Early bird gives your photo a dramatic look reminiscent of the late 70s amateur photography. It has a really cool effect.



Instagram Filters - Amaro

Created by popular Instagram user Cole Rise, for Instagram v2.0, Amaro adds more light to your image. The lighting is focused in the center of the photo. If the photo is taken at night, or of something dark, you will really notice the contrast between the center and the edges.

Out of all the Instagram filters, Amaro is great for blue hues. Amaro also enhances the blue tone in photos. This filter is good for dark photos, especially if you want to see more detail. Amaro makes pics look sun-drenched, as if taken with by an antique film camera.

Out of all the Instagram filters, Amaro is great for blue hues. #instagramfilters Click To Tweet


Increases exposure and adds a yellow tint.


Walden brightens a photo. It can make it look a little overexposed, but that in it of itself makes the photo look vintange. I like the subtlety of the filter. It’s good to use when you want to add a little something to a photo.


Instagram Filters - Mayfair

Applies a warm pink tone, subtle vignetting to brighten the photograph center and a thin black border.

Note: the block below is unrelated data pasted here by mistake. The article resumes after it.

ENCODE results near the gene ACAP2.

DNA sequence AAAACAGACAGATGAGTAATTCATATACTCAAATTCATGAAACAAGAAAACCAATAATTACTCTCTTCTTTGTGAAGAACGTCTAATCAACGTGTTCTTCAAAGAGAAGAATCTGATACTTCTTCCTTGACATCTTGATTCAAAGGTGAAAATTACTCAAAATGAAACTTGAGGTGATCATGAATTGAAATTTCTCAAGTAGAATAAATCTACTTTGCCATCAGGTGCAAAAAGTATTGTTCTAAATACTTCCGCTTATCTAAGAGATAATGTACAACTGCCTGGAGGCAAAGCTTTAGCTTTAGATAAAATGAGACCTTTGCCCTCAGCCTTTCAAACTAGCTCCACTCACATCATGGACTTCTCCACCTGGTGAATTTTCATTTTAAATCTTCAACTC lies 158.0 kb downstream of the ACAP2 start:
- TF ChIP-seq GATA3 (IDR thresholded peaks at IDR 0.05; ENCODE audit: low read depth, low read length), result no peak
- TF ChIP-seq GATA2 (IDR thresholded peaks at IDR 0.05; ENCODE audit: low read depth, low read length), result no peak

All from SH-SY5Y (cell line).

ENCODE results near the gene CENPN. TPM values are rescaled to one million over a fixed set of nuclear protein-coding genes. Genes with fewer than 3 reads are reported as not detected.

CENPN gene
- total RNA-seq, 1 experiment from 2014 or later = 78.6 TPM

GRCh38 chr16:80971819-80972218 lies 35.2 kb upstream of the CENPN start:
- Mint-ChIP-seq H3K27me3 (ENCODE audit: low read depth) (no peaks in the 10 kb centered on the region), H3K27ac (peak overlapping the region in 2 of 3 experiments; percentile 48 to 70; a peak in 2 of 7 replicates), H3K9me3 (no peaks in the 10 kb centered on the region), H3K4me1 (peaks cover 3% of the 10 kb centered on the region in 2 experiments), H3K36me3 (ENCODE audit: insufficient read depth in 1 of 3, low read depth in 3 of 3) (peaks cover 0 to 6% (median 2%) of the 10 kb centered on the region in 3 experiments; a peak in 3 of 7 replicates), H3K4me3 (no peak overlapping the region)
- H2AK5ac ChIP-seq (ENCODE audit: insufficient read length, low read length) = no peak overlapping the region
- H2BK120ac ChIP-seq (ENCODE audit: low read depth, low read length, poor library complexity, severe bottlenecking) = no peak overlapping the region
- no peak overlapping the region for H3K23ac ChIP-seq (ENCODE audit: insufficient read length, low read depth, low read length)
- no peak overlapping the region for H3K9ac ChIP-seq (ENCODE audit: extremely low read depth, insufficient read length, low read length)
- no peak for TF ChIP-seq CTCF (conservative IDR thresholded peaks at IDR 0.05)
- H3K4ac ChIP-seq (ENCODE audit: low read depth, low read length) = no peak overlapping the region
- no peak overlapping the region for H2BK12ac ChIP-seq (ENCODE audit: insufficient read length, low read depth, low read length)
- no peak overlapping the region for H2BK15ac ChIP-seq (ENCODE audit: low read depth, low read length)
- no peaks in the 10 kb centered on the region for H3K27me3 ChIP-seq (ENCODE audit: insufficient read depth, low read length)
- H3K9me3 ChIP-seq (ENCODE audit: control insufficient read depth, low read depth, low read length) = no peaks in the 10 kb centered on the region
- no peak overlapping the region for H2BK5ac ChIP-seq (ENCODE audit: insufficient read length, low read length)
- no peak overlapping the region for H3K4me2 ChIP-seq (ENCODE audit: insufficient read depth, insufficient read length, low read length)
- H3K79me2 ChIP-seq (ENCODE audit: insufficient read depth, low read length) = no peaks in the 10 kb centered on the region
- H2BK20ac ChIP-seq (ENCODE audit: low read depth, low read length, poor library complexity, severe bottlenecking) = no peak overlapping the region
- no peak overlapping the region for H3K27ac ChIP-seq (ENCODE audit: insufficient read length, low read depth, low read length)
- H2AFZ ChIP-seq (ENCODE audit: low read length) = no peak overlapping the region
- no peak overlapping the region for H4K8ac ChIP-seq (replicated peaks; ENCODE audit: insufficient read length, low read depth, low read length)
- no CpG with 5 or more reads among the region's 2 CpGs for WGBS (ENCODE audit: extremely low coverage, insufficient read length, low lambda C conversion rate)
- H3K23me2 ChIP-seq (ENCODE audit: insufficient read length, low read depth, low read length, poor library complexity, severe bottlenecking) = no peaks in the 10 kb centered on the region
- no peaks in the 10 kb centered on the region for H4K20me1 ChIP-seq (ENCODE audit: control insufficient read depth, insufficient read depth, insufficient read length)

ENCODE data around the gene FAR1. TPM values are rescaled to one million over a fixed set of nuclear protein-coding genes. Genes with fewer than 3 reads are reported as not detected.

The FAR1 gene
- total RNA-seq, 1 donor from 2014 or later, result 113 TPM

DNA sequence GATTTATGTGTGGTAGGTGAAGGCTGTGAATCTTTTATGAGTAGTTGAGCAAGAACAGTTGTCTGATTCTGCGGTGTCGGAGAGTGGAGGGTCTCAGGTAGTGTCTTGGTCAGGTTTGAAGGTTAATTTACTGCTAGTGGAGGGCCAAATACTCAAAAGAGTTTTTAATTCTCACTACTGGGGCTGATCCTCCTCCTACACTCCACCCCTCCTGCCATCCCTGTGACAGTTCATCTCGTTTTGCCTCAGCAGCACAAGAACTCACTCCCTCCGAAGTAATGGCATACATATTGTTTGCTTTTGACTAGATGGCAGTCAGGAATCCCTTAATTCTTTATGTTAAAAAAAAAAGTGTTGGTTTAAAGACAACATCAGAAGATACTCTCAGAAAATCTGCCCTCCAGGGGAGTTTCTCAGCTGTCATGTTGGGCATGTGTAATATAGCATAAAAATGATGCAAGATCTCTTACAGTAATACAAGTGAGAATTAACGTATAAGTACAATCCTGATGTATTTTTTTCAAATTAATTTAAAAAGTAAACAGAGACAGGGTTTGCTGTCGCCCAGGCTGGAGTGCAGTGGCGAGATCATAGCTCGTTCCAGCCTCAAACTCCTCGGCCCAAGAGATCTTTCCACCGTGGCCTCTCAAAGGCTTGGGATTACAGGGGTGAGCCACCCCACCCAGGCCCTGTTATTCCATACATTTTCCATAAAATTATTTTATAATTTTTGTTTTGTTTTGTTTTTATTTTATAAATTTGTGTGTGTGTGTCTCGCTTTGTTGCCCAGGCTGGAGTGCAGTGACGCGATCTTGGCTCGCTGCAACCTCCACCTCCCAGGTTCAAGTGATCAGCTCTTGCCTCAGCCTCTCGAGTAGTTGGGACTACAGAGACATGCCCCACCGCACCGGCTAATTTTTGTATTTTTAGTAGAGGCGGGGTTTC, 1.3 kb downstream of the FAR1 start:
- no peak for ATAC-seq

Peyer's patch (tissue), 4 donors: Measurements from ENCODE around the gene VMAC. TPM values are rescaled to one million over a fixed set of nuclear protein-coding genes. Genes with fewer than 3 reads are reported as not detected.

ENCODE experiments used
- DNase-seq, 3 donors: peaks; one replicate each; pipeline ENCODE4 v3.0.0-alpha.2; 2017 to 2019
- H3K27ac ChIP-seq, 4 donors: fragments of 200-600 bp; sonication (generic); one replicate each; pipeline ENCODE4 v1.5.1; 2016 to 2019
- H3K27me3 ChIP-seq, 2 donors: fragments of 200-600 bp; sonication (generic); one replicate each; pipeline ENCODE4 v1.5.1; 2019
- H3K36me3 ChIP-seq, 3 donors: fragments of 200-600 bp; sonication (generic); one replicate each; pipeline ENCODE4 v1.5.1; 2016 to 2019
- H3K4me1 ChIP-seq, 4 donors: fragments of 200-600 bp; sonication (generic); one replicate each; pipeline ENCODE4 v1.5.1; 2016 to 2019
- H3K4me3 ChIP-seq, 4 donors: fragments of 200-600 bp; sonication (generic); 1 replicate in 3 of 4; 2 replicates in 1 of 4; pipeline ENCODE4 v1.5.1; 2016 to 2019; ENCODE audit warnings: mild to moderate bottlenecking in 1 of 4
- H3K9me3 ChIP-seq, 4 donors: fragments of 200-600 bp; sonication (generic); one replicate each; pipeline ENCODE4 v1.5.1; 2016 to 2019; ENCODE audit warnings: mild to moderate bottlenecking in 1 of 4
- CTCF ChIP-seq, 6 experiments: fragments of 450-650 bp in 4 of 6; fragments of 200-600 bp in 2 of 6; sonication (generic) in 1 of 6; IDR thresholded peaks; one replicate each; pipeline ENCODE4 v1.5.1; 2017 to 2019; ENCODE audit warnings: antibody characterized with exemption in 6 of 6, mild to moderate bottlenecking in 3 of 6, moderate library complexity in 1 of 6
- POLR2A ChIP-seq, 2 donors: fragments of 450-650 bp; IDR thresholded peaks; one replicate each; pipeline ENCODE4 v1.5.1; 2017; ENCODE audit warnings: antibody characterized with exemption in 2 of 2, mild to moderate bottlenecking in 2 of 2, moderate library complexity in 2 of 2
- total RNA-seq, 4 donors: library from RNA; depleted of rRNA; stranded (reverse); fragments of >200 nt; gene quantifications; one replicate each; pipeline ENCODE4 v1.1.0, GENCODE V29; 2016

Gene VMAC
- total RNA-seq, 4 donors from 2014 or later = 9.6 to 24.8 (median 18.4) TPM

So how does one go about using a warm tone? First of all, warm tones can soften a photo, to take the harsh out of it. A newborn baby being swaddled by her mom, a sisterly hug, or a warm hearth can be warmed up even more by Mayfair.  Mayfair is one of the most popular of the Instagram filters.

Additionally, the some people’s skin tones look better with warm hues. Mayfair can bring out the richness of their skintone. And finally, Mayfair can provide contrast. A hot pink sunset over a field of snow will pop with pink tones and brightened centers. Or photographing a child eating strawberry ice cream in the middle of a cool beige beach. If you have an eye for contrast, Mayfair can enhance your creative flair.


Increases contrast and exposure and adds a metallic tint.

Basically, it enhances neutrals, tans, browns and grays. It is great if you have a propensity for all things Victorian, or 19th century in general.

It is also good for that industrial look of the early 20th century.


Adds a ‘glow’ to the image, with softer lighting of the subject.


If you are looking through the Instagram filters for a portrait shot, look no further than Rise. If you love to take closeups and portraits, then Rise does the job of framing the subject just right. Rise evens out the tones, the shadows and makes everything appear more even. It is akin to taking a photo of someone on an overcast day. There is very little harsh shadows and not much color contrast.